Local beauty: yoga teacher Constanza Causa

Every Sunday evening(all going to plan) you’ll find me on the mat at The Centre, taking part in one of yoga teacher Constanza Causa’s Sunday Bliss classes.
The perfect way to seal the week and prepare for another, it is an absolute joy and she a living treasure. The Chilean-born instructor’s lilting voice takes the pain away during more challenging poses, whilst her beautiful tales and anecdotes to accompany the more restorative series of moves lull you into the perfect Sunday evening vibe. To say the classes come highly recommended would be an understatement, and I fear I’ve just given away my best kept secret!
When we meet on a Monday to talk about life, yoga and the universe, it’s the day of the Great Auckland Hailstorm, and we are hunkered down in Wilder & Hunt sheltering from the weather bomb. As always, Connie is calm, collected and cool as a cucumber, relishing an afternoon watching a movie with her three-year-old daughter, Luna.
She begins by telling me that as well as her classes at The Centre she teaches aerial yoga at a studio in Ponsonby (which I have since tried and am hooked on) and hot yoga in Britomart, and she is a qualified Bikram yoga instructor. She says she began with Kundalini practice when she was really young, “followed by Astanga before my sister forced me to go to a Bikram class. I thought I wouldn’t like it but I absolutely loved it, really, really loved it!” She says that the first thing that hooked her on the style was “the simplicity, and the fact that it works. Whatever is your reason for being at that yoga class, it works. My sister was right – she is my inspiration still today.” She was then sponsored to do her teacher training, and then moved into the aerial yoga arena, “which I then started teaching at festivals. It is so much fun…” I make a mental note to try it myself, despite a fear of being turned upside down and instability in general. “That is why you need it,” she says with a laugh, “we go easy on you!”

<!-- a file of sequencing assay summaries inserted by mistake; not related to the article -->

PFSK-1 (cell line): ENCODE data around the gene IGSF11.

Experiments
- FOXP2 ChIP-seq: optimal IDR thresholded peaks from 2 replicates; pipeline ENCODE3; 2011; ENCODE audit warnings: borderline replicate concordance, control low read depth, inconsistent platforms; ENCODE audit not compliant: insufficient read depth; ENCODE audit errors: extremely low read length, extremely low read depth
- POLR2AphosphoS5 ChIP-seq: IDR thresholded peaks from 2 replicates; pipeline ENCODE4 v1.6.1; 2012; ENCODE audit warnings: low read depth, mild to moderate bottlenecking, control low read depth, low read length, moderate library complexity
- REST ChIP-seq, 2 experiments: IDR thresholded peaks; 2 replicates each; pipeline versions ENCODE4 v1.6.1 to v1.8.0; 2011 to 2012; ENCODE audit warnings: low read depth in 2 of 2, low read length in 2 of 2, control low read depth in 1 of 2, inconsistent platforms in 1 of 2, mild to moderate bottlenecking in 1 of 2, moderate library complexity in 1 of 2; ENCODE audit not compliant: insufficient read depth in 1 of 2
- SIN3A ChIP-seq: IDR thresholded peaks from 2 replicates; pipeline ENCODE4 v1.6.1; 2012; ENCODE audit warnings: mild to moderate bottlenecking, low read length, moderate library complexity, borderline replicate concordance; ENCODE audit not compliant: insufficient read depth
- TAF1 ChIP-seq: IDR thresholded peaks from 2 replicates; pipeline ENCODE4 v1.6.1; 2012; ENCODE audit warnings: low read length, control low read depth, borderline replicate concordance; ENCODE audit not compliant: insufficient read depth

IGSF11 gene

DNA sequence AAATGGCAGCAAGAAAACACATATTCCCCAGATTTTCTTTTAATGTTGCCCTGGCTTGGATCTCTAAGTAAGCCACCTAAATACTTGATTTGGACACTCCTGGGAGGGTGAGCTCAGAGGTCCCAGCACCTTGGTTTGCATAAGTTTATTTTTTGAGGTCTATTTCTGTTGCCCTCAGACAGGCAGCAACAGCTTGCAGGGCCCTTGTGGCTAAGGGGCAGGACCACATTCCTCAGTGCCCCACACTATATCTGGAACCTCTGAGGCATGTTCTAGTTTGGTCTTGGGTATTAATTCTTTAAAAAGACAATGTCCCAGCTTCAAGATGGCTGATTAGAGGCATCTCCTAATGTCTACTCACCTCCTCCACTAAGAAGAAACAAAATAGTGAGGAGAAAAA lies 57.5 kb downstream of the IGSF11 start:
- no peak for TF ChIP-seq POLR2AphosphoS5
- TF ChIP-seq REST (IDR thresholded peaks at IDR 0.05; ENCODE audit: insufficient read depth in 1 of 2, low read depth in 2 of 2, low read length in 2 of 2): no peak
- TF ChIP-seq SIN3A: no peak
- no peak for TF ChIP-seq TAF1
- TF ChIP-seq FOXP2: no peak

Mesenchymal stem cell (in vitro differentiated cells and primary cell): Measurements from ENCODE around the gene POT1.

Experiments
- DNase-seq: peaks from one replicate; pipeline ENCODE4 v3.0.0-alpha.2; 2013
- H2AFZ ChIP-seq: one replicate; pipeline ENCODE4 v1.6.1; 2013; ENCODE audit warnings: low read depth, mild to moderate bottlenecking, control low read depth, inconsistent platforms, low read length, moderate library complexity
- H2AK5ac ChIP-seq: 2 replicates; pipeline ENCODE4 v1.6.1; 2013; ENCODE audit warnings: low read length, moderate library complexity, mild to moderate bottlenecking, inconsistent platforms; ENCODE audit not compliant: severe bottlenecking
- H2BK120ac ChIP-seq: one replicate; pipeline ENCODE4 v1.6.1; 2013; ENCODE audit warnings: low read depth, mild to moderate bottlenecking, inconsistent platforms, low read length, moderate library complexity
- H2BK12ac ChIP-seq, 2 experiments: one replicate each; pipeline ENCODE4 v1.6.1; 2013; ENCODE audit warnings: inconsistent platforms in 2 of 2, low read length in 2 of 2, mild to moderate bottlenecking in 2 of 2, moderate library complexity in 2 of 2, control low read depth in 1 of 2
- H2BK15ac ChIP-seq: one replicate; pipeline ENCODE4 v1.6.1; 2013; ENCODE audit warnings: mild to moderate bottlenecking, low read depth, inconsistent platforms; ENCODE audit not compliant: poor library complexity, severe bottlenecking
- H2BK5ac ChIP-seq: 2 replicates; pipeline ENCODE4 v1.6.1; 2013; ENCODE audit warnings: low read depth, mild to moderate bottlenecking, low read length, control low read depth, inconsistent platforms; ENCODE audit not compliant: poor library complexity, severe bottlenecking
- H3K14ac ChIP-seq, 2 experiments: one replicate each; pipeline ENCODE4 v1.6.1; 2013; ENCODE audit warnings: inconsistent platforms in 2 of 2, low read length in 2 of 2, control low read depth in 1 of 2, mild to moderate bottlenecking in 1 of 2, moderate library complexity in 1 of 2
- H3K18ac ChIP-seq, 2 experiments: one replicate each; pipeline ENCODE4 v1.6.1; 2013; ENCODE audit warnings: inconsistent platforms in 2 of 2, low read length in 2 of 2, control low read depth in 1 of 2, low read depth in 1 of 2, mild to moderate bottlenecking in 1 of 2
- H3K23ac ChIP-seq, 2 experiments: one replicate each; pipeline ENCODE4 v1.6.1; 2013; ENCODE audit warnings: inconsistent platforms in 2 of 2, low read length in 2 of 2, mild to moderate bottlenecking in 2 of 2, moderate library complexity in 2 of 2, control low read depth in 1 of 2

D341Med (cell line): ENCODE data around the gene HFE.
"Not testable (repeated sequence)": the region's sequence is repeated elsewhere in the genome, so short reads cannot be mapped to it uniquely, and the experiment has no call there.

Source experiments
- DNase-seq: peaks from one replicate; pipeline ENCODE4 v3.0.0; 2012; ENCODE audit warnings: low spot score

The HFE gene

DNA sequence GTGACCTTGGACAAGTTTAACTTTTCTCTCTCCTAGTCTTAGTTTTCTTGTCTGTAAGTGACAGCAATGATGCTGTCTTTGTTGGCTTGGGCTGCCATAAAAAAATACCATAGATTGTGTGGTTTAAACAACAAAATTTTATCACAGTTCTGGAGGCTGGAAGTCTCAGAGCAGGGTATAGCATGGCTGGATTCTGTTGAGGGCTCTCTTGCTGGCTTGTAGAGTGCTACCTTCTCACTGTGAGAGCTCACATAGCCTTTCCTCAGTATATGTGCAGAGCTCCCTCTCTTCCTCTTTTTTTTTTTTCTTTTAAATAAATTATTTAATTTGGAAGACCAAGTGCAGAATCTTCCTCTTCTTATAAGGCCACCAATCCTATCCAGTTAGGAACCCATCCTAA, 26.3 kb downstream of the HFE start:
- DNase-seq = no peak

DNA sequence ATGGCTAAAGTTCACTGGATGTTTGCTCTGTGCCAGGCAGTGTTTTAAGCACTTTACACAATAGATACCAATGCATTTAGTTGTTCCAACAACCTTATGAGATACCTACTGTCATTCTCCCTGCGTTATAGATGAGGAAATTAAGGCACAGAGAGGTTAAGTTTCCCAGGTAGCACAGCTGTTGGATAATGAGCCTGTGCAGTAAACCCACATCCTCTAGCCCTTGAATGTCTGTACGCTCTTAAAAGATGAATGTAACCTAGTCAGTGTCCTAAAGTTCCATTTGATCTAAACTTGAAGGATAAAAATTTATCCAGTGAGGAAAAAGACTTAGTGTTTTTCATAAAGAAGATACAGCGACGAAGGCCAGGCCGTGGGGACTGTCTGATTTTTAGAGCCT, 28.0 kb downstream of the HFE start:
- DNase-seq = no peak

The most recent training she undertook was in Bali, and involved studying the art of sequencing. “It was all about how to create a sequence with your teaching practice, and move from a hatha style to a viniyasa, or perhaps a more restorative style,” she explains. This directly informed her Sunday Bliss class, “but I still allow it to be a little spontaneous as well because it is sometimes full of people all at different levels of fitness. I have a sequence in mind but then I tailor it a little as well, it was a co-creation with (The Centre founder) Rebecca, and it was always designed to be very flexible and go with the flow.”
She says that the pair wanted to create a Sunday late afternoon practice that was still based around energy, as opposed to “just coming in and saying ‘it’s Sunday, I am done with this week’!” says Connie. “I wanted to give people energy for what is coming next, like a transition that helps raise their energy levels and then gives them some restorative practice at the end. It will keep evolving, I am sure.”
As a person she is also constantly evolving as well, arriving in New Zealand originally in the role of a canyoning instructor. “I was sponsored to stay here by a canyoning company in the Waitakeres and I love it, but now yoga is my path,” she explains. When I say that the two professions seem quite opposed she says no, “they are actually very similar. When you are working with people canyoning for the first time you are telling them physically what to do but also to think about mentally the best space they could be in. Both can be physically challenging but you give people the technique to be safe and then remind them to breathe and consider the quality of thoughts they might have… they really are very similar.”
She teaches private and group classes, and says that most of all people seem to come to yoga seeking some peace of mind, as well as space for themselves. One of her favourite statements is “I don’t get what I want from a class, I get what I need”, and she describes yoga as “like a magical recipe, it has given me abundance. It keeps me grounded and connected. If I’m injured, it gives me healing. If I’m confused, it gives me clarity. I surrender to the class because I know it will give me what I need.” She says that witnessing the growth of yoga within the New Zealand community has been incredibly invigorating, “especially when I see people who have had a busy, crazy day maybe and instead of just going home they are saying ‘I just want to be on my mat…’” She loves the fact that Kiwis are up for practising all styles of yoga as well, “and I think they all great as they each give you something different. I am pro all kinds of yoga and won’t say one is any better than any other, and I think a lot of other practitioners in New Zealand support variety too.”
She asserts that with yoga, you become more aware of what your body wants. “Sometimes your body wants water when your mind wants coffee. The body always talks, and with yoga we can listen to it.”
You can find details of Connie's wonderful classes here: http://www.vimana.co.nz/ and http://www.the-centre.co.nz/ and http://www.bikramyogabritomart.co.nz/


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